MET workshops

An introduction to editing non-native English for application to different types of text

What does editing entail? When asked to correct or edit a text written by a non-native speaker of English, what options are open to the language professional? What’s the difference between this work and editing native English? What are the characteristics of non-native-English texts? What triggers the editorial changes made to such texts, and why? This workshop sets out to answer these questions and by so doing to impart, consolidate and improve the skills needed when correcting and editing non-native English texts.

Developer and facilitator: Joy Burrough-Boenisch

Purpose: To position the editing of non-native English in relation to regular text editing. To equip beginning and more experienced language professionals with editing insights and vocabulary that enable them to describe and explain the changes they make to texts written by non-native speakers of English.

Description/structure: Our starting point is text editing in general, beginning with the connotation of “editing” and the terminology used to describe the processing of text. We will consider editing along two axes: horizontally, as a time sequence from authorship to publication, and then vertically, in terms of increasing intervention in a text. Next we will examine the generic traits of non-native texts and the reasons for them. We will then apply the resulting insights in exercises to identify and describe errors and to analyse the editing a text requires. The texts for editing will be general rather than specialist, but there will be scope for discussing text types that attendees are most familiar with.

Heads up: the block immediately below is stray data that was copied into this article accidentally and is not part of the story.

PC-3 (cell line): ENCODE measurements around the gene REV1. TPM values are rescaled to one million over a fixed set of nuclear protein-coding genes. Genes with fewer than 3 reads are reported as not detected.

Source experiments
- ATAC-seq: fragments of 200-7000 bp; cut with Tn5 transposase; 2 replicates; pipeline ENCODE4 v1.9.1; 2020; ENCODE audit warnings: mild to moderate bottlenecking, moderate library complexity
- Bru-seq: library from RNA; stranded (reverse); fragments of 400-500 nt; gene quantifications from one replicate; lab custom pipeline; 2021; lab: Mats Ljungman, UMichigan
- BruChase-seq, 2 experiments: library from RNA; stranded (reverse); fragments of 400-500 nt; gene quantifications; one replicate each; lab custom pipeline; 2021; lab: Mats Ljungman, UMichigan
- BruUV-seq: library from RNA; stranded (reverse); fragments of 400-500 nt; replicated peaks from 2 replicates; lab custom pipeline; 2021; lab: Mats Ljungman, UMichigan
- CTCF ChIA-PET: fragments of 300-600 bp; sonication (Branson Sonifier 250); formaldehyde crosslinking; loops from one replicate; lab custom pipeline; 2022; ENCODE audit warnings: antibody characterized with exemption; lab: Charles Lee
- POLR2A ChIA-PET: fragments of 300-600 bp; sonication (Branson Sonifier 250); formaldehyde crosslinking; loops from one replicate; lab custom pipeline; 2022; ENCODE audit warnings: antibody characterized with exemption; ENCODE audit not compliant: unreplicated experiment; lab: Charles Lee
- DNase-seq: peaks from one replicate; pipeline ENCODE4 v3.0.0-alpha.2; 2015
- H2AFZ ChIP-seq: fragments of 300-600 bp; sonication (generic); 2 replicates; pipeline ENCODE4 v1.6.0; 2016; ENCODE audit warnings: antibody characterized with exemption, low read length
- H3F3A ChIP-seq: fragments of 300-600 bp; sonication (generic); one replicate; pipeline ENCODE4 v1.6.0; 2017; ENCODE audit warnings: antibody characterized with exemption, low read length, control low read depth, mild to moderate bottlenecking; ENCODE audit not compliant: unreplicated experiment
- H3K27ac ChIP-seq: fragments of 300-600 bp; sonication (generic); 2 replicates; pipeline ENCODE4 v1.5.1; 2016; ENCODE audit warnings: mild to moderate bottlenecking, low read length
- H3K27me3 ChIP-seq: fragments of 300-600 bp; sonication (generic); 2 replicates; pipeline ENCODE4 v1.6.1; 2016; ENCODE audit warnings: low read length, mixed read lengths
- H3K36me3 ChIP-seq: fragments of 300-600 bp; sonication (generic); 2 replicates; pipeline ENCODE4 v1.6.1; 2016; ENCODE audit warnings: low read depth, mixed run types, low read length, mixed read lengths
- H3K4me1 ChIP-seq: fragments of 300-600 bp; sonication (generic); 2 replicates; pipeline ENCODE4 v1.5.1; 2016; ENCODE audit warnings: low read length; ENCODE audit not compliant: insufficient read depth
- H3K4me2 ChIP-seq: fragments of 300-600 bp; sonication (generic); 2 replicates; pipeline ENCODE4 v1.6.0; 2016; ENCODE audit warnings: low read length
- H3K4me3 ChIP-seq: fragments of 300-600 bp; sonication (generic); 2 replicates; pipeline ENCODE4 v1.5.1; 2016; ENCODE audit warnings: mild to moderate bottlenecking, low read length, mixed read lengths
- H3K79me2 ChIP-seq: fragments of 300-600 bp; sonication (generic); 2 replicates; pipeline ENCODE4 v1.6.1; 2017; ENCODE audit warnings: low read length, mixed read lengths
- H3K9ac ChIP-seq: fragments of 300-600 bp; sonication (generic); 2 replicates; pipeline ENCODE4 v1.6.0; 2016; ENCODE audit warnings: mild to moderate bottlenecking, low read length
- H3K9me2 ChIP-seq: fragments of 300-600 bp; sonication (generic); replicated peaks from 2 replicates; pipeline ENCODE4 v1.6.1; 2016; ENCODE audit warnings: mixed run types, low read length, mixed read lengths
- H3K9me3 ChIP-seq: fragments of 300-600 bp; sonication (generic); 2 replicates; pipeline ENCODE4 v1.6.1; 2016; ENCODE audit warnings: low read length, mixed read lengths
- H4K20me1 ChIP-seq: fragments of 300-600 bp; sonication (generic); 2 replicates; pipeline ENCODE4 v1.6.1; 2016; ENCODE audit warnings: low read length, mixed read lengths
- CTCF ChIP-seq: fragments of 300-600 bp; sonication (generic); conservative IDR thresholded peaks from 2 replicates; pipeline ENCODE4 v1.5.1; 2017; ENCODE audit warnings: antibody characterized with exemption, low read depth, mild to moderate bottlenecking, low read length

Who should attend? Translators, other language professionals, scientists or academics, who wish to branch out into or are already engaged in the editing of non-native English.

Outcomes: An understanding of the types of editing that can be applied to texts written by non-native speakers of English. Knowledge of how the shortcomings in such texts can be described and how editorial changes can be justified. For more experienced language professionals: greater awareness of the levels at which they intervene in text and the motives for their editorial changes.

Pre-workshop information: Attendees will be invited to submit a short sample text (maximum 500 words) in their local variety of non-native English. If possible, attendees should bring a laptop to the workshop.

About the facilitator:

Joy Burrough-Boenisch, based in the Netherlands, is an authors’ editor and translator for Dutch academics and scientists; she also teaches scientific English to biomedical PhD students. Originally a geographer, she learnt to edit in Sabah (Malaysia) and Australia and has worked as an in-house and freelance copyeditor. Apart from a recent interlude in Oxfordshire, she has lived in the Netherlands since 1976. Her interest in second language interference and non-native English led her to help found the Society of English-Native-Speaking Editors in the Netherlands and to do a PhD in applied linguistics, on Dutch scientific English. The most recent of her many academic and professional publications are her contributions to the book Supporting Research Writing: Roles and challenges in multilingual settings, which is edited by Valerie Matarese and is due to be published by Chandos in 2012.

I forgot my password